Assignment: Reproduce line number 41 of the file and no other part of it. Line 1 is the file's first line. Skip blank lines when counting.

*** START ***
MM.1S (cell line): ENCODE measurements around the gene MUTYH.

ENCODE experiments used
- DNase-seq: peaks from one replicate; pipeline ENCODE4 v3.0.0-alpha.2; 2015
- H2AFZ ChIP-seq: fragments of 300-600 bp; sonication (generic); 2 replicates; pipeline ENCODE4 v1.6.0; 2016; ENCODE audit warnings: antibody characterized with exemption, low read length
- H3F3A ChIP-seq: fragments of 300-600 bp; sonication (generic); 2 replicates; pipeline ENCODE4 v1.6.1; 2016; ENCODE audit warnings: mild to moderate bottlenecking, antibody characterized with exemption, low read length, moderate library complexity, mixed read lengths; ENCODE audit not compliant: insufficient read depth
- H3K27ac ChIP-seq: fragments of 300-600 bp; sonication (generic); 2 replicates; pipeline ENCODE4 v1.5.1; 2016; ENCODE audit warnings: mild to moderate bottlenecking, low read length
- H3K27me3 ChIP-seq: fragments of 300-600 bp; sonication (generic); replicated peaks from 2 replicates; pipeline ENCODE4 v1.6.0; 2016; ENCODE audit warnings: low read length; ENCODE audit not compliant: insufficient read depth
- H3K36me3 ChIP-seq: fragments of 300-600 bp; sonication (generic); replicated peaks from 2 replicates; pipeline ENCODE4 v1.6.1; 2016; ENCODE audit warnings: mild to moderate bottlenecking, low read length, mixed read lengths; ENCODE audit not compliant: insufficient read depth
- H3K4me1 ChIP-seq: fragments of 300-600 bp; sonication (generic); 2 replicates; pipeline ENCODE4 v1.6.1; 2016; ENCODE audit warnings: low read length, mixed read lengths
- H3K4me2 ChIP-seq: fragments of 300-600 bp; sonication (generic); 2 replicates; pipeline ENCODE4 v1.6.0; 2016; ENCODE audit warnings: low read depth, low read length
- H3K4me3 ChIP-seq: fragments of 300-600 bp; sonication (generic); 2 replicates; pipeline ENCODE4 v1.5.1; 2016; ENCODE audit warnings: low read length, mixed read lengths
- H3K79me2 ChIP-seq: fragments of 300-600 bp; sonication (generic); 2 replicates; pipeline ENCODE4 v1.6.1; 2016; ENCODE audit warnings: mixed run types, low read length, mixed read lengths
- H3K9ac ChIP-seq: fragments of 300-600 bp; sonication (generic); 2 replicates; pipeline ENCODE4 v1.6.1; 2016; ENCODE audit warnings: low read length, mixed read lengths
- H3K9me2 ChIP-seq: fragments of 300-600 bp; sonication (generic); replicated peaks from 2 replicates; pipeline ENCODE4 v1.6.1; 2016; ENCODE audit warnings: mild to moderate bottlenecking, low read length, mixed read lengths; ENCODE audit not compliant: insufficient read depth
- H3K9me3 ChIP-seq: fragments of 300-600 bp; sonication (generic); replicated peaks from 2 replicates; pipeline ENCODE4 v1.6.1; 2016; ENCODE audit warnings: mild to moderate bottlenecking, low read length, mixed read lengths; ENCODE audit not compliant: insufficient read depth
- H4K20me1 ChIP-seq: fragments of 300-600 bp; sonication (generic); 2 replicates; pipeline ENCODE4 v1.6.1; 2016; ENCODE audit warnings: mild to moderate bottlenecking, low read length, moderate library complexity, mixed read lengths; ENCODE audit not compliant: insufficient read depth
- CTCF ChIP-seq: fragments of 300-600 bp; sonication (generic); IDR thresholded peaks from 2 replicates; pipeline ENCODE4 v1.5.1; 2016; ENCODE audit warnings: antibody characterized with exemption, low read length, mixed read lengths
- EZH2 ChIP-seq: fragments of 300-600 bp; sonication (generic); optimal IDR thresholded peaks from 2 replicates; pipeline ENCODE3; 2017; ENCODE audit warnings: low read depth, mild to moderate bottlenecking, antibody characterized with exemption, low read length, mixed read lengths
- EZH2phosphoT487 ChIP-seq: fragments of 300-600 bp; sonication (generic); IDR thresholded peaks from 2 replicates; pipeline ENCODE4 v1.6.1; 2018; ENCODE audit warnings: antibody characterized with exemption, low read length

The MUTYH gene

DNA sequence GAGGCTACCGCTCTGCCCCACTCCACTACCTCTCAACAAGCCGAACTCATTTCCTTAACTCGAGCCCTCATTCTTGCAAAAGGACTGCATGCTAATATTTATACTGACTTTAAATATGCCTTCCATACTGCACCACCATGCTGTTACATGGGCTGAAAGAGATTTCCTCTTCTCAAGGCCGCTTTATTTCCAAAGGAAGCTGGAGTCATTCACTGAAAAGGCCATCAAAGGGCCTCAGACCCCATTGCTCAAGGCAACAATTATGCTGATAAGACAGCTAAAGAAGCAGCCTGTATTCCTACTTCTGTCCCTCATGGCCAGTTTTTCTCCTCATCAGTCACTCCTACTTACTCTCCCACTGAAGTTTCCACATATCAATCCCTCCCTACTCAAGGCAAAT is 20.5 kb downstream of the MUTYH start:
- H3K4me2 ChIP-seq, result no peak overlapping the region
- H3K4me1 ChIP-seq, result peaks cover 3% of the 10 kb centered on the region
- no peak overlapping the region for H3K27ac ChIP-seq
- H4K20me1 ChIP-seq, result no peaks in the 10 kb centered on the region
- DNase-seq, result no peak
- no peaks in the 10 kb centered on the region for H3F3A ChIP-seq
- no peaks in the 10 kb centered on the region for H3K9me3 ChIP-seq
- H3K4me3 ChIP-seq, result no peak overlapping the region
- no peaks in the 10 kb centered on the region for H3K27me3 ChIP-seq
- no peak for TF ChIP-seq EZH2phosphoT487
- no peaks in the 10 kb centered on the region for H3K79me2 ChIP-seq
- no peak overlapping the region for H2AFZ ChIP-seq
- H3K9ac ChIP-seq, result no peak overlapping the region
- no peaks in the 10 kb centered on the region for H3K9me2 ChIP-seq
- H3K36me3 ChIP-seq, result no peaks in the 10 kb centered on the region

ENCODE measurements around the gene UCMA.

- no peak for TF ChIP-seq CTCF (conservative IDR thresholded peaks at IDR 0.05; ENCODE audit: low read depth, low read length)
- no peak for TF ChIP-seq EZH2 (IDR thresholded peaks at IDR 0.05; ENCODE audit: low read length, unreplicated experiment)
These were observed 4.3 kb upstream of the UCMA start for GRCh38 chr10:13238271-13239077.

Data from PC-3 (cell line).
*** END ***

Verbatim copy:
Data from PC-3 (cell line).